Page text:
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How to replace the names of multiple object keys with the values provided using JavaScript ?

  • Difficulty Level : Basic
  • Last Updated : 26 May, 2021

The following approach covers how to replace the names of multiple object keys with the values provided by the user using JavaScript.

Problem Statement: You are given an object which contains different key-value pairs in which key symbolizes the property and value itself is known as the property value, and you need to change one or more key’s original name with the name provided by the user using JavaScript.

As an example take the above-illustrated object initially. This object contains key-value pairs like Name: “Hello” and so on. So let us suppose we are targeting the Name key and further we are going to change this Name key as FirstName key name by the following approach.

Before directly jumping into the approaches to solve the above-illustrated problem, let us first declare the object which we are going to use to solve the query.



Example: By using the following syntax let’s first create an object:

Javascript




<script>
  let object = {
    name: "Hello",
    age: 20,
    gender: "Male",
  };
  
  console.log(object);
</script>

Output:

{ name: 'Hello', age: 20, gender: 'Male' }

Now let us see the approaches to solve the above-illustrated problem.

Approach 1: 

  • This is the native approach and quite a simple one too.
  • In this approach we will directly pick up the object key and will change the name of that picked key with the name provided by the user.
  • After providing the key name we will then delete the previously declared one and replace it with new one.
  • We will write the logic part in a method (or function) and further will call that method which will execute our result.

Example 1: 

Javascript




<script>
  let object = {
    name: "Hello",
    age: 20,
    gender: "Male",
  };
  
  let renmeObjectKey = (object) => {
    object.FirstName = object.name;
    delete object.name;
  };
  renmeObjectKey(object);
  console.log(object);
</script>

Output:

{ age: 20, gender: 'Male', FirstName: 'Hello' }

Now suppose you want to target age key in the object with name provided by yourself.

Example 2: 



Javascript




<script>
  let object = {
    name: "Hello",
    age: 20,
    gender: "Male",
  };
  
  let renmeObjectKey = (object) => {
    object.FirstName = object.name;
    object.currentAge = object.age;
    delete object.name;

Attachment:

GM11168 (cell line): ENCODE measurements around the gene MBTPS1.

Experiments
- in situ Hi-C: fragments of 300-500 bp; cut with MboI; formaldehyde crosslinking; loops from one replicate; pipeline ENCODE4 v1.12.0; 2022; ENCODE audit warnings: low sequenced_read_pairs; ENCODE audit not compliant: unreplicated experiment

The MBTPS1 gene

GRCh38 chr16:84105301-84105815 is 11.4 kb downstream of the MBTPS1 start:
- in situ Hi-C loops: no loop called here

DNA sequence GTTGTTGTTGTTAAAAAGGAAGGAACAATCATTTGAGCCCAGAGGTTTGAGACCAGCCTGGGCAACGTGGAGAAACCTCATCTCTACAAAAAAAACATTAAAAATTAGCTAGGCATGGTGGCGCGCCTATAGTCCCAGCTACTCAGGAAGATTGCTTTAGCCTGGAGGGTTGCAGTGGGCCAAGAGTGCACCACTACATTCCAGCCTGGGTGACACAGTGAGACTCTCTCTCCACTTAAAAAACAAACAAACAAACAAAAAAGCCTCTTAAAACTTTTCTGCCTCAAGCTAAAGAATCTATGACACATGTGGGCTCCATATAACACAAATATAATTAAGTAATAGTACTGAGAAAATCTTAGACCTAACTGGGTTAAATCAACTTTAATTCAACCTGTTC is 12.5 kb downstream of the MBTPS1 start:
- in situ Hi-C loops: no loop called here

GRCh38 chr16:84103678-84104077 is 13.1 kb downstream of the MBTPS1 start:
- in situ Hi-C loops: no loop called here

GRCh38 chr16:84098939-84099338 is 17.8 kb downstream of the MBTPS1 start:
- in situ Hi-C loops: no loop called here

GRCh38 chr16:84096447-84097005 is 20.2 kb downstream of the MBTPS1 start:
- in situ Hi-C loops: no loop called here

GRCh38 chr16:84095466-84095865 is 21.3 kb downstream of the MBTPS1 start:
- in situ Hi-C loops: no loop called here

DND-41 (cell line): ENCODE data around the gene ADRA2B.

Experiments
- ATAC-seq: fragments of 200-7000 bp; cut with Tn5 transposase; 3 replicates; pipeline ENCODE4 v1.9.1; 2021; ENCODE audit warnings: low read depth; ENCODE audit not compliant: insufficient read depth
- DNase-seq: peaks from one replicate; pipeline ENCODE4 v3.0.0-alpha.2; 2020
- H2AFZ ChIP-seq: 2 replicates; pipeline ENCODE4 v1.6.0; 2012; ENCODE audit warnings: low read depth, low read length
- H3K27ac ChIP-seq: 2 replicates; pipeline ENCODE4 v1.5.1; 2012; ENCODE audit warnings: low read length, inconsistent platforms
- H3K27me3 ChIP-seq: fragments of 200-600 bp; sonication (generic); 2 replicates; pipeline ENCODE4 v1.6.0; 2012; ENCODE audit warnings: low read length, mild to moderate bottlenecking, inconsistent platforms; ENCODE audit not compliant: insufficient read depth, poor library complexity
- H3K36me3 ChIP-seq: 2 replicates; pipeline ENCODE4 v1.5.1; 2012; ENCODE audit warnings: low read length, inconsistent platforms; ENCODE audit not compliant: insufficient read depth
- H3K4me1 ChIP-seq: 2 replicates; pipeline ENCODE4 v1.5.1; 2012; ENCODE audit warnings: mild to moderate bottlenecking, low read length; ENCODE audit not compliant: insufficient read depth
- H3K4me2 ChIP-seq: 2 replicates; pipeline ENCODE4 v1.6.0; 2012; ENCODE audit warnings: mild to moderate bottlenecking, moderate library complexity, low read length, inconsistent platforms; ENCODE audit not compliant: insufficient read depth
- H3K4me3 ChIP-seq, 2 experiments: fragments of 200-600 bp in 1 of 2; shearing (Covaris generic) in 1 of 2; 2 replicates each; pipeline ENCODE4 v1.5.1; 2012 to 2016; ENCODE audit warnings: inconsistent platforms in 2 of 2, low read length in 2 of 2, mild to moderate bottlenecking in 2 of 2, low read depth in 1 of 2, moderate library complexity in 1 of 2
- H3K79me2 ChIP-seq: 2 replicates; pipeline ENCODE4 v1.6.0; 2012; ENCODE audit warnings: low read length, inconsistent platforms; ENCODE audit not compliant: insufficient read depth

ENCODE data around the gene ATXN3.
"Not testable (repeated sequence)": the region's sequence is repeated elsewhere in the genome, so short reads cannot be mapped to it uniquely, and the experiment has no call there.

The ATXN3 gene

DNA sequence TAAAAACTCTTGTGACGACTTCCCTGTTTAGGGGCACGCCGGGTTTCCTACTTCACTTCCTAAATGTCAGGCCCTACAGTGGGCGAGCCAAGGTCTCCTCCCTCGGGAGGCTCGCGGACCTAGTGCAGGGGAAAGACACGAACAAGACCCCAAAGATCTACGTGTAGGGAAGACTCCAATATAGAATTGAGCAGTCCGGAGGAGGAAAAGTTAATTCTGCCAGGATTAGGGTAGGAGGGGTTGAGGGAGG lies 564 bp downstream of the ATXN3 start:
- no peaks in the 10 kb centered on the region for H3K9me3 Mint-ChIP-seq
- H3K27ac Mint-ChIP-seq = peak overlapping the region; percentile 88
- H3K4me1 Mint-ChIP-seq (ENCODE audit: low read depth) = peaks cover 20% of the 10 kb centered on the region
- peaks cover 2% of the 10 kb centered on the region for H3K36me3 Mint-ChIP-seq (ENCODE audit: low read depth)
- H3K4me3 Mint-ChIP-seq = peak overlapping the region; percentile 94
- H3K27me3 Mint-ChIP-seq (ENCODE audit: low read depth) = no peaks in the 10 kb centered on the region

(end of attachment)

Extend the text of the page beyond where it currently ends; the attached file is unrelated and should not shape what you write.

delete object.age;
  };
  renmeObjectKey(object);
  console.log(object);
</script>

Now along with the name key, age key is also replaced with the new name provided by the user.

Output:

{ gender: 'Male', FirstName: 'Hello', currentAge: 20 }

Note: The only thing you could notice here is that the position of the object gets changed, but its value remains preserved and same too.

Approach 2: 

  • In this approach we will declare a method which is completely responsible for executing our result.
  • Inside the parameters of this method, we will pass in two arguments, first one is keysMap object which we will accept it from user that actually contains the new key name which will be going to replace from the previous key name and second one is the object which we are referring to.
  • Now inside that method we will use Object.keys() which will accept our object initially and will target all our object keys, and then we will execute reduce() over it which will accept two things: first is accumulator value which will act as our result variable and second one is the key which we are targeting currently.
  • Then afterwards we will write our logic part and for that we will first take into our account of spread operator which will spread our object into an array, and then we will render out the object keys and replace it with own passed key name.
  • Then later we will pass our method inside a new variable which we will declare as our result variable and then will console.log() our result.

Example: 

Javascript




<script>
  let object = {
    name: "Hello",
    age: 20,
    gender: "Male",
  };
  
  let renameKeys = (keysMap, object) =>
    Object.keys(object).reduce(
      (acc, key) => ({
        ...acc,
        ...{ [keysMap[key] || key]: object[key] },
      }),
      {}
    );
  
  let result = renameKeys({ name: "FirstName" }, object);
  console.log(result);
</script>

Output:

{ FirstName: 'Hello', age: 20, gender: 'Male' }

Note: This approach will preserve the position of the key and also the value.




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